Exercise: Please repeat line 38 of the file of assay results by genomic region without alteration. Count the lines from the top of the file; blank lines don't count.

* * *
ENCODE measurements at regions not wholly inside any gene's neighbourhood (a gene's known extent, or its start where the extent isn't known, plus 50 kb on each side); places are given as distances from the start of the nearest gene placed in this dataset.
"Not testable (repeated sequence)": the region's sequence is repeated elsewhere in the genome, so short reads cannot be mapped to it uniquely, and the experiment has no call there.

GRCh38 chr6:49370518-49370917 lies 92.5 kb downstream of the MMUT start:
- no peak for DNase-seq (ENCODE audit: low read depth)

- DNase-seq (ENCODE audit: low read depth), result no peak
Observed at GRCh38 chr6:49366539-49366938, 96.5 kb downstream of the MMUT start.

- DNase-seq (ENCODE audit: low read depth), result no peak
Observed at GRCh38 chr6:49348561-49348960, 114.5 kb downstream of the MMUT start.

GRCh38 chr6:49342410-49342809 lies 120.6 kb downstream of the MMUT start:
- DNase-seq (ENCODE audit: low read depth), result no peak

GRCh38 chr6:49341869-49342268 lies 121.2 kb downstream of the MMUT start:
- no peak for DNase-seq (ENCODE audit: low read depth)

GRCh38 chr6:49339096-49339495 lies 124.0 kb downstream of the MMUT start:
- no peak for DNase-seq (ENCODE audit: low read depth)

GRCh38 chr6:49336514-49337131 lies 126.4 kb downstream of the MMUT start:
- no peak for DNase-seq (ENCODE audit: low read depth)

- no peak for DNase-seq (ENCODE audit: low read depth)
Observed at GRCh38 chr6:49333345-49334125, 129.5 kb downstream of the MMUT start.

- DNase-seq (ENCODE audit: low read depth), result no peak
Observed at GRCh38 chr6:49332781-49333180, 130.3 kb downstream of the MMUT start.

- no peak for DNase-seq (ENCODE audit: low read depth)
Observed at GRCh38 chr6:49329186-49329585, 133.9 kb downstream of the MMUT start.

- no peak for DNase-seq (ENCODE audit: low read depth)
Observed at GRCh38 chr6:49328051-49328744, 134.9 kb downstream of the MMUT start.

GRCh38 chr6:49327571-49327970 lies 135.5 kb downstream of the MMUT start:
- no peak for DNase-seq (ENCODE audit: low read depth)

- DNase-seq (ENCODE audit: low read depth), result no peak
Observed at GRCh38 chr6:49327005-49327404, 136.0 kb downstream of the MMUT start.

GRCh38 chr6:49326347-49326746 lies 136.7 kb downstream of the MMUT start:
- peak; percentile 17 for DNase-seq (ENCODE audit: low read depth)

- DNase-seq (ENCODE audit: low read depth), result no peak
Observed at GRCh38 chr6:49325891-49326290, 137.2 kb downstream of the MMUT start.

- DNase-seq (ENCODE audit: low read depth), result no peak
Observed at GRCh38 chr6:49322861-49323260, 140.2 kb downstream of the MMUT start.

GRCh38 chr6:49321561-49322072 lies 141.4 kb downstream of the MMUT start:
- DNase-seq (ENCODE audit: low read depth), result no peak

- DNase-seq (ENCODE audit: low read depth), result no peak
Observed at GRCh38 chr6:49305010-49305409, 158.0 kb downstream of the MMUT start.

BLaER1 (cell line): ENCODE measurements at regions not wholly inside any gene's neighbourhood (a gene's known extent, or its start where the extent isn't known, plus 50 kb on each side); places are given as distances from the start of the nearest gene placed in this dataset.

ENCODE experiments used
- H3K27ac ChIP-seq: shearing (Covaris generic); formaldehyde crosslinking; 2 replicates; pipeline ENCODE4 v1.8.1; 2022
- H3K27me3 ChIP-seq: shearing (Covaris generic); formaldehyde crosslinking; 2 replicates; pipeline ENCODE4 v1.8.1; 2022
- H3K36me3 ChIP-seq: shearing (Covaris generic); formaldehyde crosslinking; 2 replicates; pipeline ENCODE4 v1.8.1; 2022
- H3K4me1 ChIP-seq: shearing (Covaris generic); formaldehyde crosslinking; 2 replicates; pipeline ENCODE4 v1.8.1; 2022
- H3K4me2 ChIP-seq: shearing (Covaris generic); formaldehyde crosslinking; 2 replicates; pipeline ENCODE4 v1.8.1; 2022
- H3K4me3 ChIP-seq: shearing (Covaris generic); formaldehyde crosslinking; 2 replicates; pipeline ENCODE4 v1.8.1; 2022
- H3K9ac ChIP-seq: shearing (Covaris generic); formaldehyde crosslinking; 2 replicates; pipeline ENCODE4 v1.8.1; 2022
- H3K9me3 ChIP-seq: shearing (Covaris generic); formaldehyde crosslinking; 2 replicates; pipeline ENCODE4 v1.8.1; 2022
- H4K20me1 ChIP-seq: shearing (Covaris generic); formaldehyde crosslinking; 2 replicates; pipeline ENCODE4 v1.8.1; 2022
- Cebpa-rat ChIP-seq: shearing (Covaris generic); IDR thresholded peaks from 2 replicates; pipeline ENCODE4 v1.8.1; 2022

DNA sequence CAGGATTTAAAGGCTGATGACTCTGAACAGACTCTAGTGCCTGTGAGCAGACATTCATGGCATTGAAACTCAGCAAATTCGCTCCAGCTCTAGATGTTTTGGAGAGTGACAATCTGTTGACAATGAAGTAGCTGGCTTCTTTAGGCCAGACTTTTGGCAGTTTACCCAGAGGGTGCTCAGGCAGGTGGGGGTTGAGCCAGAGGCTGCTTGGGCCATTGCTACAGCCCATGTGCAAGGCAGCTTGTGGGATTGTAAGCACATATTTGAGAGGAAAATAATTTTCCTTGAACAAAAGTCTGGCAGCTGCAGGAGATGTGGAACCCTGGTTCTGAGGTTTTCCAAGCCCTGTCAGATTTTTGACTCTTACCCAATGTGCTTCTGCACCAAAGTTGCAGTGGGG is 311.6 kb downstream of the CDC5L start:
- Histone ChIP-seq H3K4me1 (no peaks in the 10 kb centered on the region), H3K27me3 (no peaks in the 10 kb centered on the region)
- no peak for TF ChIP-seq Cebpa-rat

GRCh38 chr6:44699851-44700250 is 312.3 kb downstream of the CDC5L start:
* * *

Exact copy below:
Observed at GRCh38 chr6:49305010-49305409, 158.0 kb downstream of the MMUT start.